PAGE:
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Thursday, Aug. 25, 2016

A real hunger for life prompts dramatic steps for area man

Sunday, May 15, 2005

Bobby Burns of Diehlstadt and his wife, Linda, take a stroll through town.
DIEHLSTADT -- Bobby Burns of Diehlstadt says he's half the man he used to be -- but twice the person.

Since undergoing gastric bypass surgery in March 2004, Burns has shed 280-

plus pounds. A year later Burns is a new man -- literally.

"My life has changed tremendously, and I have a whole new outlook and perspective on things," said Burns, 55.

Burns is doing things he couldn't do two years ago when he was at the highest weight of his life -- 587 pounds. In the past year, his pinkie ring has moved a finger over, and he can cross his legs. He can now sit behind the steering wheel of a car as opposed to his van, and he can sit on a porch swing.

But most importantly, Burns is living.

Prior to his surgery, Burns had been depressed, kept a low-profile and was about to give up on his life, he said.

Now Burns and his wife take strolls around town. He's been building things like the porch swing and making leather gun holsters. Although he was a little uncoordinated, he even pitched horseshoes at a family reunion last fall. "God has given me another chance at life," Burns said.

Burns has struggled with weight all of his life and weighs less now -- about 300 pounds -- than he did when he was a senior in high school when he weighed 350 pounds.

The procedure Burns had done is called Roux-en Y gastric bypass, or RUNY, and was performed by bariatric surgeon Phillip Hornbostel, who is located in Sedalia.

With a RUNY, a portion of the stomach is closed off, leaving a small "pouch" to hold food and restrict the amount of food that can be eaten at one time. The small intestine is cut and then reattached to the new stomach pouch, leaving a shortened path for food to travel through. Because part of the small intestine is bypassed, less food is absorbed.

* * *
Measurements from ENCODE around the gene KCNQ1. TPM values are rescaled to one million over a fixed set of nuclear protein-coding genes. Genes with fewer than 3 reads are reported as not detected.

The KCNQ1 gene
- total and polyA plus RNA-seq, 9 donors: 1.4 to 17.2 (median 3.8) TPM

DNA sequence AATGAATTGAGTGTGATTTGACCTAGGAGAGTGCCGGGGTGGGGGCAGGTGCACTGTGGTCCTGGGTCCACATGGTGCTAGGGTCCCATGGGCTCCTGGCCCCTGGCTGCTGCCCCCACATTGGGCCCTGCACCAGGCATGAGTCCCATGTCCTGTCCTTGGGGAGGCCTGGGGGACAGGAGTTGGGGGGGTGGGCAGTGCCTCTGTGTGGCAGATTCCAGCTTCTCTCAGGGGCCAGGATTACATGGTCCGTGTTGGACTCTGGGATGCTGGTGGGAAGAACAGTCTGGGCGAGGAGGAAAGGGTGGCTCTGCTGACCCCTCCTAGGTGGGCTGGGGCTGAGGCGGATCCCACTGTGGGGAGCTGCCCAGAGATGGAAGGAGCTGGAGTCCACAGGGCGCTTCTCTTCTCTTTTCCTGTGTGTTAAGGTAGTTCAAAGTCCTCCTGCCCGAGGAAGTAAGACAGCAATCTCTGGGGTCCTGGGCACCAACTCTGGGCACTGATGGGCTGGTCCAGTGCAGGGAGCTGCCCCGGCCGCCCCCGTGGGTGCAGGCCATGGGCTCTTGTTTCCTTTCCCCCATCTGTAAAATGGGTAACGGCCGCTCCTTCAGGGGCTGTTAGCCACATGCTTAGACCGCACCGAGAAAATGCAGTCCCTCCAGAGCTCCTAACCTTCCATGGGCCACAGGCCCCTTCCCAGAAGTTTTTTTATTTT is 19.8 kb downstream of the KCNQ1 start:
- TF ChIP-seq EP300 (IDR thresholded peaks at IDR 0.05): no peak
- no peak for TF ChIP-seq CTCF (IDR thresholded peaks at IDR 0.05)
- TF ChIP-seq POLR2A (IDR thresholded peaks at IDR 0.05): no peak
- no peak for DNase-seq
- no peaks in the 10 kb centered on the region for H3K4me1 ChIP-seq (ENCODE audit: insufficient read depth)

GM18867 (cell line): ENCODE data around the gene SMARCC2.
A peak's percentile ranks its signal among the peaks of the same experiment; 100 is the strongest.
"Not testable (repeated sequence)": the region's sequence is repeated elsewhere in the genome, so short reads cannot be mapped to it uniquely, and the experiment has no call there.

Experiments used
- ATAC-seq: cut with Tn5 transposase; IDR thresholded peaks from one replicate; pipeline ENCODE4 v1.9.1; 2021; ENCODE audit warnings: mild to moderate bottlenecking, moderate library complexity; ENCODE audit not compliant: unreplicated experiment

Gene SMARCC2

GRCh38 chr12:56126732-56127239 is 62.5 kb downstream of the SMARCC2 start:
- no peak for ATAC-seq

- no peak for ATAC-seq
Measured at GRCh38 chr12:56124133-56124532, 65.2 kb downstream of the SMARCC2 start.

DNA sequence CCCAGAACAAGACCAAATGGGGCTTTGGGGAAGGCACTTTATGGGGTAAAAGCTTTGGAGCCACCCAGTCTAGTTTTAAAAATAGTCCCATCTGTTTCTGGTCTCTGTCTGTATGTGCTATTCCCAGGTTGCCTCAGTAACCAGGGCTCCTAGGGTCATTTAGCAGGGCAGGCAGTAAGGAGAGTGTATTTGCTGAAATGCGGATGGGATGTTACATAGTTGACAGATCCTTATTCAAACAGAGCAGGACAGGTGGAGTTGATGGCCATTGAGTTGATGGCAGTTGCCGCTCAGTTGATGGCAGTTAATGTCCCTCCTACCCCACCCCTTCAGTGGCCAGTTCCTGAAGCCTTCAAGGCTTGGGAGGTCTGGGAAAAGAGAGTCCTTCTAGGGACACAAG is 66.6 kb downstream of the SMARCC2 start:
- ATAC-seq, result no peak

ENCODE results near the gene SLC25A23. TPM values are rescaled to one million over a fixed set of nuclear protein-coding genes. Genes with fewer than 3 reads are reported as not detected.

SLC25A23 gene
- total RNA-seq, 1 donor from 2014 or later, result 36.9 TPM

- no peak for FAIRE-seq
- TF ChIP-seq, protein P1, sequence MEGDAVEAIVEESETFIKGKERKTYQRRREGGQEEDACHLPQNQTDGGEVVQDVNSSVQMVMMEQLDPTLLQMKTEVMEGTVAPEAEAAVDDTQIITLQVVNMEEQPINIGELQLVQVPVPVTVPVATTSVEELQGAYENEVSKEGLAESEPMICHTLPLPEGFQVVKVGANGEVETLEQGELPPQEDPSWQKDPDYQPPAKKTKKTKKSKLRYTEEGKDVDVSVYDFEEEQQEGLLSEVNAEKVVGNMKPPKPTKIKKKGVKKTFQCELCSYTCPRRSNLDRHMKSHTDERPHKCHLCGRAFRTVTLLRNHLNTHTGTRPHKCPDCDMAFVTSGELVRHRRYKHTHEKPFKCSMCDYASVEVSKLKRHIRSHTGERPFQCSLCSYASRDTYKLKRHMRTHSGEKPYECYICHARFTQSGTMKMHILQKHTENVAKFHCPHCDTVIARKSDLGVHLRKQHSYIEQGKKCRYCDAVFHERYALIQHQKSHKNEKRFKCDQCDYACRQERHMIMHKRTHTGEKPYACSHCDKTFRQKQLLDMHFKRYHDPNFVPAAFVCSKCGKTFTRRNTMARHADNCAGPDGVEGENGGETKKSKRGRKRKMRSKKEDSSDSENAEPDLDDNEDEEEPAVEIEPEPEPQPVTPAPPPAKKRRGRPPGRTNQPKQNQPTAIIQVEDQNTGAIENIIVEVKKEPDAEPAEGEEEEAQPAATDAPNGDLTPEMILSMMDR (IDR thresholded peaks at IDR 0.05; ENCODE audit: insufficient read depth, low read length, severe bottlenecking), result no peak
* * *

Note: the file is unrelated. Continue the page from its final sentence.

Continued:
Right after the surgery, Burns average weight loss was about 35 pounds per month and since it has tapered off to about 6 or 7 pounds per month.

"It's ironic because not long after (I lost weight) my wife and I prepared for our funerals. When I was expecting my life to come to an end, I couldn't even think about that. Now it doesn't bother me," Burns said.

Doctors say the surgery should extend Burns' life by 20 years.

The surgery also decreased Burns' medicine intake by 90 percent.

"This is not a fix-all and there's things you've got to watch out for," Burns is quick to point out.

Burns must avoid grazing, or snacking on food, and he can't eat sweets or he'll get what is called "dumping syndrome." This happens carbohydrates, sugar or anything foreign gets into the lower intestine and can cause nausea, vomiting, sweats or a high heart rate

"For my birthday, I ate two bites of cake and two bites of ice cream and was sick for 45 minutes," Burns said.

Burns must also take a vitamin B-12 and calcium with Vitamin D supplement and multi-vitamin supplements for the rest of his life.

"If you don't take your vitamins, it could eventually cause brain damage," Burns pointed out.

But these are measures Burns is willing to take.

"There are ups and downs in the whole situation, but the pluses far outweigh the minuses," Burns said.

"Exercise was the toughest transition," Burns admitted.

For Burns, exercise isn't heading to the gym, it's doing more practical things like working outside and walking around town.

Even his weekly trips to Wal-Mart have been a form of exercise, he said. "And I've been tempted to get a cart to ride around in, but instead I grab a shopping cart and lean on it as I walk around," Burns said.

Because Burns lost so much weight, his center of gravity changed, and he had to relearn some things, he said. He has back and knee problems traced back to his previous weight.

Burns continues to lose weight and hopes to drop another 50 or 60 pounds. When that happens, he will probably have to get a tummy tuck and have surgery to remove all of his excess skin.

Burns' credits his wife, Linda, for much of his success.

"The key is being supportive," said Linda Burns, who added she's very pleased with her husband's results.

The licensed minister is pursuing a criminal justice degree online and is looking into working in prison ministries at the Southeast Correctional Center in Charleston.

"Because I've had such a tremendous change in my life, I feel like I really need to get involved as much as I can," Burns said.

And Burns said he wants to encourage anyone with health problems, especially obesity, to never give up on life.

Burns said: "God's given me a second chance -- and I wouldn't want to mess it up."